Arabis


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Related to Arabis: Erebus, Aubrieta

arabis

(ˈærəbɪs)
n
1. (Plants) any plant of the annual or perennial genus Arabis, some of which form low-growing mats with downy grey foliage and white flowers: family Brassicaceae (crucifers). Also called: rock cress
2. (Botany) any plant of the annual or perennial genus Arabis, some of which form low-growing mats with downy grey foliage and white flowers: family Brassicaceae (crucifers). Also called: rock cress
[New Latin, from Greek arabis (fem) of Arabia]
ThesaurusAntonymsRelated WordsSynonymsLegend:
Noun1.arabis - annual to perennial woody herbs of temperate North America, Europe and Asia: rockcressArabis - annual to perennial woody herbs of temperate North America, Europe and Asia: rockcress
dilleniid dicot genus - genus of more or less advanced dicotyledonous trees and shrubs and herbs
Brassicaceae, Cruciferae, family Brassicaceae, family Cruciferae, mustard family - a large family of plants with four-petaled flowers; includes mustards, cabbages, broccoli, turnips, cresses, and their many relatives
rock cress, rockcress - any of several rock-loving cresses of the genus Arabis
Arabis Canadensis, sicklepod - North American rock cress having very long curved pods
Arabis turrita, tower cress, tower mustard - European cress having stiff erect stems; sometimes placed in genus Turritis
References in periodicals archive ?
(5) Of these three authors the last two did not discuss the treatment of trinity by Abu 'Abdillah Muhammad ibn 'Ali ibn Muhammad ibn 'Arabi (1165-1240).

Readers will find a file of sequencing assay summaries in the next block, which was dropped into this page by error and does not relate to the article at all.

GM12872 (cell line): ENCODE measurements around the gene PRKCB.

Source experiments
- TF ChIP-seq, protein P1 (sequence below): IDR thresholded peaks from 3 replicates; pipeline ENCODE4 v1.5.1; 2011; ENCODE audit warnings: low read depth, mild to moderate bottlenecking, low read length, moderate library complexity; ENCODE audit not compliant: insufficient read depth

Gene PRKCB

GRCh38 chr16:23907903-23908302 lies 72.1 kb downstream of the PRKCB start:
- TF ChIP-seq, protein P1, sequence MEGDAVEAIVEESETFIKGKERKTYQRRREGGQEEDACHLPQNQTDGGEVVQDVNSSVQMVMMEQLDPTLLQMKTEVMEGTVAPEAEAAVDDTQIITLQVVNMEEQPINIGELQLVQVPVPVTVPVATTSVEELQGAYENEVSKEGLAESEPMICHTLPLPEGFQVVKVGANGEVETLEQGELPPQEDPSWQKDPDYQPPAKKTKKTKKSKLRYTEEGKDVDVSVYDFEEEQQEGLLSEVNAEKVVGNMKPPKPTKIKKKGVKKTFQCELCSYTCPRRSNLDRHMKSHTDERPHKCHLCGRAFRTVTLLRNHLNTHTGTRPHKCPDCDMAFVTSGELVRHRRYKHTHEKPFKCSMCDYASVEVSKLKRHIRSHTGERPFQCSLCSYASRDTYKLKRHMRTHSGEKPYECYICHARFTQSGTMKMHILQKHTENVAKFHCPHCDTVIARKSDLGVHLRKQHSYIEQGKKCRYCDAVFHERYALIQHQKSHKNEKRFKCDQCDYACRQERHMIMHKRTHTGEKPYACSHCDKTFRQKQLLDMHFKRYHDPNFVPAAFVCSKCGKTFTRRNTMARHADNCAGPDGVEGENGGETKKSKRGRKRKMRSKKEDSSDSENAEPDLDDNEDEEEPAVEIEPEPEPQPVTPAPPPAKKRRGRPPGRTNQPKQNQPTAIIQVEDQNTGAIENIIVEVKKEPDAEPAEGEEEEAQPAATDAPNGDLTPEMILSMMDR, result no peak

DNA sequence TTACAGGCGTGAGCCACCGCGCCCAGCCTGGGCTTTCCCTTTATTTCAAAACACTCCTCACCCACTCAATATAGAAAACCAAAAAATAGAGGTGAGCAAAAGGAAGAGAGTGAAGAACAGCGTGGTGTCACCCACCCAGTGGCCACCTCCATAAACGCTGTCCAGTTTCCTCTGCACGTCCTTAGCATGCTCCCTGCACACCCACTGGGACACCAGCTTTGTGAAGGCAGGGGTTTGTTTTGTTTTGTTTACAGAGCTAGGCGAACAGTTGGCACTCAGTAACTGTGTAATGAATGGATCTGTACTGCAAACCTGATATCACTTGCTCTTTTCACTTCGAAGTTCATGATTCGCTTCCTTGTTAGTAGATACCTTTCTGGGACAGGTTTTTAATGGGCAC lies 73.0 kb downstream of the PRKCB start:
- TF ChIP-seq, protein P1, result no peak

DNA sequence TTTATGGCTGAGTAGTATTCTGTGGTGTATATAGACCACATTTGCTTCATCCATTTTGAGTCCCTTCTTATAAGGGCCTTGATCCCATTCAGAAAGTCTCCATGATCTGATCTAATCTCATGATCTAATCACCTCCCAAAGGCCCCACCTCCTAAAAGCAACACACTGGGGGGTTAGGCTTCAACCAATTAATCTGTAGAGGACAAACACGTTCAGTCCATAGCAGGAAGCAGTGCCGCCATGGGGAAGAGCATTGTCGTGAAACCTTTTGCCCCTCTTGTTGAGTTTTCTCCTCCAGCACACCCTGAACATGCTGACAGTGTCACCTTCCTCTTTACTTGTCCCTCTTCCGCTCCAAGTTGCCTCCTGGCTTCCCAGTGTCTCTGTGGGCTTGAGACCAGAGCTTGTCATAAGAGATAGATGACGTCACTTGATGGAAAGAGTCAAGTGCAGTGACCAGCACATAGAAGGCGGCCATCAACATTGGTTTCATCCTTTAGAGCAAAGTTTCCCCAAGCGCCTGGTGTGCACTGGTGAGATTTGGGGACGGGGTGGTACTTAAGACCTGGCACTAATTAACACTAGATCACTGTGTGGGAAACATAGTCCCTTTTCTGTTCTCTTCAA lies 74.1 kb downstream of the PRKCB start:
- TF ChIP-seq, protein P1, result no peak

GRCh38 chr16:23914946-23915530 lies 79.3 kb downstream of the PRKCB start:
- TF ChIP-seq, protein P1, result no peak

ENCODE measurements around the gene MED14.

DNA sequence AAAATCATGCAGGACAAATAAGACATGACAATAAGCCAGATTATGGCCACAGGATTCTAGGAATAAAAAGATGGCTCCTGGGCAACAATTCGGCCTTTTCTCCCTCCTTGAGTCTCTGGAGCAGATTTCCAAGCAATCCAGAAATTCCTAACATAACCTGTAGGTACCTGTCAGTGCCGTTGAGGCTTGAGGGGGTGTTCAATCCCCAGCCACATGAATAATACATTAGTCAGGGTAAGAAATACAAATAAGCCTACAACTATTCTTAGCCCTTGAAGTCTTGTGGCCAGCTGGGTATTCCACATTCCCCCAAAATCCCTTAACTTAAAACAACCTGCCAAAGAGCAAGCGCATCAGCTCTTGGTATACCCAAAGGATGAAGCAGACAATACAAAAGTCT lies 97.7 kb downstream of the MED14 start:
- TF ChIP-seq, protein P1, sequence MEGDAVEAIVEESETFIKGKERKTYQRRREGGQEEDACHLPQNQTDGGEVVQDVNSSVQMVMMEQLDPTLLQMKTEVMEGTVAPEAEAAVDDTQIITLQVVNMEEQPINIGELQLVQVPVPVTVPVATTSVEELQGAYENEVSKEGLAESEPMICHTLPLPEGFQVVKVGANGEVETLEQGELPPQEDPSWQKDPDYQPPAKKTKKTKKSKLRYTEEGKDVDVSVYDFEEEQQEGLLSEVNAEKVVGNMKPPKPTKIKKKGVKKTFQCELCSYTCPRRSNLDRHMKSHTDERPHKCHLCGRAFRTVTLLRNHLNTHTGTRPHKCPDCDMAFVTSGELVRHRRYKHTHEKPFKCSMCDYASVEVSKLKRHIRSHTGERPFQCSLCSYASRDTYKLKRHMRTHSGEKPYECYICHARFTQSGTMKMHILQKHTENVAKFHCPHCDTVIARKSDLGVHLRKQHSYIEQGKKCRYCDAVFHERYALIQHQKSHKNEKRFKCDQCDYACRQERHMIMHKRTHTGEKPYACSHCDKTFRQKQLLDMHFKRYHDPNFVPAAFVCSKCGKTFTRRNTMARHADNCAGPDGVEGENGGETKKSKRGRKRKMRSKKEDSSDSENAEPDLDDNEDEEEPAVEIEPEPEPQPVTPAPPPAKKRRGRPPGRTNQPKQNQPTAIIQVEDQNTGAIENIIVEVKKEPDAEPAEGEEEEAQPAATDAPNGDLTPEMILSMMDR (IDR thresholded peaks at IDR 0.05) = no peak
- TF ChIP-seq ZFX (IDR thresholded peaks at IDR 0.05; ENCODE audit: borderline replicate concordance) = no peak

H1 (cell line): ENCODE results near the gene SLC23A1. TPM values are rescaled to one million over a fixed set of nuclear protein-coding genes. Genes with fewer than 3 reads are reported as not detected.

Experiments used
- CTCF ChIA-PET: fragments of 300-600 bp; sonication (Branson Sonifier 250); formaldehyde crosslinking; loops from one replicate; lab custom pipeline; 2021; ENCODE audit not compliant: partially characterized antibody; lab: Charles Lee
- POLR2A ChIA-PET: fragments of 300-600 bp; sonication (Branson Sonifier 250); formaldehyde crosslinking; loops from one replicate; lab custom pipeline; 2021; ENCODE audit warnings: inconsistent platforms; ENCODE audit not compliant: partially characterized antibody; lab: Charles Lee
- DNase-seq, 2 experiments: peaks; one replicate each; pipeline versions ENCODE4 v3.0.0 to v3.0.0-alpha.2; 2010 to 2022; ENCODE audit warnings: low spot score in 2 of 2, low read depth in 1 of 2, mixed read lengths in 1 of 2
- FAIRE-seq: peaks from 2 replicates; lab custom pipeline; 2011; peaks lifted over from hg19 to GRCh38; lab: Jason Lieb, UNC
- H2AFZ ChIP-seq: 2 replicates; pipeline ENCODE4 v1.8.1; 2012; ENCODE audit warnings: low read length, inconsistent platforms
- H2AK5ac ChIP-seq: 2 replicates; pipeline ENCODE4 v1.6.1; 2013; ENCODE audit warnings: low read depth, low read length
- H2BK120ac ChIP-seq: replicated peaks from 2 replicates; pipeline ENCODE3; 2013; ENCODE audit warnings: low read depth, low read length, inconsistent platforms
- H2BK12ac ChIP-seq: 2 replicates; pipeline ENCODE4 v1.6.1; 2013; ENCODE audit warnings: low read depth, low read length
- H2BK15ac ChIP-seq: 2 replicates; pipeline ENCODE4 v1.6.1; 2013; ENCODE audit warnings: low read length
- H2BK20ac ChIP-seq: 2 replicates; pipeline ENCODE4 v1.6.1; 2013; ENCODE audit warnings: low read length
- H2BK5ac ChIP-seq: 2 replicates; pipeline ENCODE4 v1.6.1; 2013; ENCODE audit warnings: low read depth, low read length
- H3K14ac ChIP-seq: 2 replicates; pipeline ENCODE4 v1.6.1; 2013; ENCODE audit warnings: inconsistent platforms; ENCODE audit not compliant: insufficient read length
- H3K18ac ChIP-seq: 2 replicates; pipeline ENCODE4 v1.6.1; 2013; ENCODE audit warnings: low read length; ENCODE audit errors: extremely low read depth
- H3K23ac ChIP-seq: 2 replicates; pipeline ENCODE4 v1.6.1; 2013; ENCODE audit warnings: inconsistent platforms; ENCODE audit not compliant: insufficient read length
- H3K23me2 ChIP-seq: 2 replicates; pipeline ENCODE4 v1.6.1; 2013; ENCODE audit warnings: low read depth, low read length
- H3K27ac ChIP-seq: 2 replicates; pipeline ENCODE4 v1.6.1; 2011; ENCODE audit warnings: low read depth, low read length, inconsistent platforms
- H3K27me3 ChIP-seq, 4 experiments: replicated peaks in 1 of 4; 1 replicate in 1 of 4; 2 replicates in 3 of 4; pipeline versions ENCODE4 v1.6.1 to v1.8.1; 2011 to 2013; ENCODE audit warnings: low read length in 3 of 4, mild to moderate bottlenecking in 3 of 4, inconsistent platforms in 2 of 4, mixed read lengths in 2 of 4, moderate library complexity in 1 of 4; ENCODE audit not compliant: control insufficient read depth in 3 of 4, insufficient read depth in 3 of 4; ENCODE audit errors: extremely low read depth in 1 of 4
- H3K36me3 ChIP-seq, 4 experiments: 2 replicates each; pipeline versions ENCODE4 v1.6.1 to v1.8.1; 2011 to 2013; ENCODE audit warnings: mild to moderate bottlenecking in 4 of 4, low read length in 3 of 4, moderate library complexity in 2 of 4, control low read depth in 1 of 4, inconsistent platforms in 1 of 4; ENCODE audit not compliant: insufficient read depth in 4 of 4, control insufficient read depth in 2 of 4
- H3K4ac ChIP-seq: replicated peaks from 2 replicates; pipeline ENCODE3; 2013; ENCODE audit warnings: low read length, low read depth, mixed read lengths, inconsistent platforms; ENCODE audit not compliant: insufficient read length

It seems, however, that to discuss Ibn 'Arabi's treatment of other religions and certain of their specific dogmas always from the vintage point of "pluralism" or "mysticism" obscures a very important dimension of his teachings, namely, their putative scriptural grounding.
The case of Ibn 'Arabi seems to be a limiting one as far as Lewisohn's observation regarding the "subject-centricism" and "poetical ambiguity" of the mystics is concerned.
Ibn 'Arabi did not usually deal with particular dogmas of other religions; the doctrine of the Holy Trinity seems to be one of the few exceptions.
Ibn 'Arabi's work has a multilayered concept of God.
Nicholson, the translator of these lines, read in them and in their commentary supplied by Ibn 'Arabi an attempt at showing the uniformity of Christian Trinity and Islamic Unity.
Coming to trinity, we first notice an important structural principle of Ibn 'Arabi's thought, which bespeaks of a semi-Pythagorean interest in the number three and which in our opinion is also related to his views on the doctrine of trinity.
(23) No possible thing has become existent from the one but has become existent from plural and the smallest compound number is three and it is the odd." (24) Ibn 'Arabi is perhaps the only Muslim mystic- philosopher to have given trinity such a sympathetic treatment.